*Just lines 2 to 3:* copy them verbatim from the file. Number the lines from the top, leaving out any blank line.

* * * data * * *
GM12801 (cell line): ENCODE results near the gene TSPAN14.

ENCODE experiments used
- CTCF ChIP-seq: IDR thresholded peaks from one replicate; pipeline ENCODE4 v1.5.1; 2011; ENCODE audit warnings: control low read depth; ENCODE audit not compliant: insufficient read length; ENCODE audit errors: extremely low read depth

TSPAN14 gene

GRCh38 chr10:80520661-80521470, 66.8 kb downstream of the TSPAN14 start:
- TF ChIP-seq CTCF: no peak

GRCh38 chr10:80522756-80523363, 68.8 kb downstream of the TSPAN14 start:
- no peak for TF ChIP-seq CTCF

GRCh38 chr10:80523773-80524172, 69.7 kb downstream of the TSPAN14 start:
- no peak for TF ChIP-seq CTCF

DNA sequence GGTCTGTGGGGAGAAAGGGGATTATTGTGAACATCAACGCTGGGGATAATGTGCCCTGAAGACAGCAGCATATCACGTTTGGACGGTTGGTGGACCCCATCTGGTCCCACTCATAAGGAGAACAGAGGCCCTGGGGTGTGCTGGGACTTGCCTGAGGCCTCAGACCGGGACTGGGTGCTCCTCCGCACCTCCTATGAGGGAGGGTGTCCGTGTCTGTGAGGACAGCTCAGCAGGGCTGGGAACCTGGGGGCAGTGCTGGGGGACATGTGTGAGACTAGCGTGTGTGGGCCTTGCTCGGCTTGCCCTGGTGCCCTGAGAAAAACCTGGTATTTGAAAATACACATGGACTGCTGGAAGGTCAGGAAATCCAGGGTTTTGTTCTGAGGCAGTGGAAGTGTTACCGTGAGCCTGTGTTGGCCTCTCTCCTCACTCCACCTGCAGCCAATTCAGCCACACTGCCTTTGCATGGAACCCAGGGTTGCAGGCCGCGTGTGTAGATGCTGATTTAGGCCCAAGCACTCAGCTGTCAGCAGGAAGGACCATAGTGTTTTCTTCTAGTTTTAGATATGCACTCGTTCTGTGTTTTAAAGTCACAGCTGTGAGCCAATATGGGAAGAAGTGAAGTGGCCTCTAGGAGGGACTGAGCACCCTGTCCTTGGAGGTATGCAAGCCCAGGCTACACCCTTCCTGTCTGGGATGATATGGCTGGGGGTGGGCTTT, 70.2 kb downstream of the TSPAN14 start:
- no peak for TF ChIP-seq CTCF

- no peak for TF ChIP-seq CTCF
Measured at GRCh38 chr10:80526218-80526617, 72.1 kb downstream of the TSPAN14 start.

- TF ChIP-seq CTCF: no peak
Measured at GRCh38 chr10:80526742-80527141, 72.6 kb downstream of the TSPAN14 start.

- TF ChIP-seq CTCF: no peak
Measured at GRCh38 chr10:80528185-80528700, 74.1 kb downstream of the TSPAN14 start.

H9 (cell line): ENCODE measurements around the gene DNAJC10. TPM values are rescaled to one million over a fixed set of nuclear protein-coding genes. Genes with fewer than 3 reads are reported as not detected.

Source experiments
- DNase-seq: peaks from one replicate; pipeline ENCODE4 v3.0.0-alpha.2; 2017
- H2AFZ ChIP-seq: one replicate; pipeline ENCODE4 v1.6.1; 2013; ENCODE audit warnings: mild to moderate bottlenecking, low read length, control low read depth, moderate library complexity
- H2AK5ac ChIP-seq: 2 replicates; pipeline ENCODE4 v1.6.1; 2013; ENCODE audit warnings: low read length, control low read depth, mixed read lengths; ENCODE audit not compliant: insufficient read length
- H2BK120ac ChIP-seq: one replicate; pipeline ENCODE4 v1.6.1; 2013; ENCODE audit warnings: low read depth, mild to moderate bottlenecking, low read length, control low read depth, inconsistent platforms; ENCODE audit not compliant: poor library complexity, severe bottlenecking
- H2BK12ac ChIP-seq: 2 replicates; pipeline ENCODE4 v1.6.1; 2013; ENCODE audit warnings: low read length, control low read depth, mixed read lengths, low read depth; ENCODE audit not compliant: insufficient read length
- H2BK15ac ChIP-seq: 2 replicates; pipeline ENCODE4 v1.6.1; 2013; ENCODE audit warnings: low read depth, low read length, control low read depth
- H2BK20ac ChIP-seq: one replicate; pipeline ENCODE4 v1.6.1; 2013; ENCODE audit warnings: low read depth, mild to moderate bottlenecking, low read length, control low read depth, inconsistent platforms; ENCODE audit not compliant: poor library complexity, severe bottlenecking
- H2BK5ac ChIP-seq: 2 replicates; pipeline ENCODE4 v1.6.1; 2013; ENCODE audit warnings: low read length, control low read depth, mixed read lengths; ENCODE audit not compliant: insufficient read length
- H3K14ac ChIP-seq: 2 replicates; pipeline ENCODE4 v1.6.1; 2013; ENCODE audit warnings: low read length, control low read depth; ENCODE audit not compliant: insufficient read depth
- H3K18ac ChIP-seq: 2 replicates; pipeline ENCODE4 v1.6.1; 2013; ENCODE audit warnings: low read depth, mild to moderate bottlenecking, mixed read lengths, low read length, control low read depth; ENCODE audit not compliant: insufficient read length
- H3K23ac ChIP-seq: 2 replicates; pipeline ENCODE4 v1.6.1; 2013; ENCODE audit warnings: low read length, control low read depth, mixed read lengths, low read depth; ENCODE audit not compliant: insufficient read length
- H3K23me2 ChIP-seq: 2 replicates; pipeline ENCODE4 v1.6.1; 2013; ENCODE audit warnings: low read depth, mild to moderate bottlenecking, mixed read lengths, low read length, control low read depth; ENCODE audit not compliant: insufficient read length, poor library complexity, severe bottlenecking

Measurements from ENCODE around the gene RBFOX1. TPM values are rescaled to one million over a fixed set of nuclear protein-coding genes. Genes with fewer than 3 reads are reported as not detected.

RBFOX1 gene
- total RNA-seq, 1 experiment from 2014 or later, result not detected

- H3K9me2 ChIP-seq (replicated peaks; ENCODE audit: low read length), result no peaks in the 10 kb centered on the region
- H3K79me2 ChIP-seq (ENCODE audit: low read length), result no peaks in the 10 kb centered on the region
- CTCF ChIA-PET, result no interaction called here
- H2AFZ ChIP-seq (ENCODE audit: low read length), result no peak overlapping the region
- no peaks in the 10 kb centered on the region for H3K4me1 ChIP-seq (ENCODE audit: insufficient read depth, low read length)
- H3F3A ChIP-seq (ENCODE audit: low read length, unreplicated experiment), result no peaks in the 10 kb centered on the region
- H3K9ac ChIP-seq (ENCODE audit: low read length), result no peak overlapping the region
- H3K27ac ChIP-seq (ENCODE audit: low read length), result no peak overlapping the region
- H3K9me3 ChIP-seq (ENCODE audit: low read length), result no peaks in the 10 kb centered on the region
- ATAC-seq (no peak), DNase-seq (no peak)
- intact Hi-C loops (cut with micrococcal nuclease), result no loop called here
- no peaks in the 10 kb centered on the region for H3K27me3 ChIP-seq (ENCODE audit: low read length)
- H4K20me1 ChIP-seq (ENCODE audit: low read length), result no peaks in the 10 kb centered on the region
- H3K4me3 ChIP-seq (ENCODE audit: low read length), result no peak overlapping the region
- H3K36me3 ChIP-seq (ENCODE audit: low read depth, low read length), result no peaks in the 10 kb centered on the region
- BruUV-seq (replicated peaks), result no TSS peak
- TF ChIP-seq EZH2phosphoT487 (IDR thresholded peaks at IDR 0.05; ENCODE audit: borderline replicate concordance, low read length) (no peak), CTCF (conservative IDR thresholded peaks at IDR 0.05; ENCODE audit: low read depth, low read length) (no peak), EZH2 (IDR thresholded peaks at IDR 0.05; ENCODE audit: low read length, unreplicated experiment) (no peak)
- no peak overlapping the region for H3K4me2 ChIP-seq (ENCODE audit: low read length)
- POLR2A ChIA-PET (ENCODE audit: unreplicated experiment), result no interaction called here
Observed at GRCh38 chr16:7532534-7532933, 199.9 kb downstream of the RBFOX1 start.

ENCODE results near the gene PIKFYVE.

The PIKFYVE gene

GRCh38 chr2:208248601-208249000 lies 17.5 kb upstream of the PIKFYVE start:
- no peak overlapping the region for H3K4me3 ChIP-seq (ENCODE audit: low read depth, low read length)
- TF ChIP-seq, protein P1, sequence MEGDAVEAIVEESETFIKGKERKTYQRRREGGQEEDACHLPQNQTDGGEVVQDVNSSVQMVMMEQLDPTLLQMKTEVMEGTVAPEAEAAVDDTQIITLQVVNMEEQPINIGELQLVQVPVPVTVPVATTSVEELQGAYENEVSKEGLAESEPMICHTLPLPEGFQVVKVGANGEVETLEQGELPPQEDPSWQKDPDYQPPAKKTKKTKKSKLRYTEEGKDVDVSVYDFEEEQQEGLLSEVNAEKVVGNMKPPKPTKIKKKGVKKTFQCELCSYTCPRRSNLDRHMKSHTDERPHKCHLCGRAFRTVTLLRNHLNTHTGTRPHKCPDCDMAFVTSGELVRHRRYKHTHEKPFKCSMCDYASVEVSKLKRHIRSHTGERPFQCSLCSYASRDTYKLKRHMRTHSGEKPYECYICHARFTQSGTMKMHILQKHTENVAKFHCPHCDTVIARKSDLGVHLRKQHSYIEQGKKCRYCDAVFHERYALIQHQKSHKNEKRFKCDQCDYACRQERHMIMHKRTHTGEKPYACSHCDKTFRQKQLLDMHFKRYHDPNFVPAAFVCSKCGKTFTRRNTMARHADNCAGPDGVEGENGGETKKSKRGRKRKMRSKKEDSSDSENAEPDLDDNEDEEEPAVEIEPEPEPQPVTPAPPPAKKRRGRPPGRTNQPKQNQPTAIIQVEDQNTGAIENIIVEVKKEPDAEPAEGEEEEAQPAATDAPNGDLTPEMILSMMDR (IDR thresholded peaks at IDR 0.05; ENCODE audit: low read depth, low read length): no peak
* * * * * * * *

ENCODE experiments used
- CTCF ChIP-seq: IDR thresholded peaks from one replicate; pipeline ENCODE4 v1.5.1; 2011; ENCODE audit warnings: control low read depth; ENCODE audit not compliant: insufficient read length; ENCODE audit errors: extremely low read depth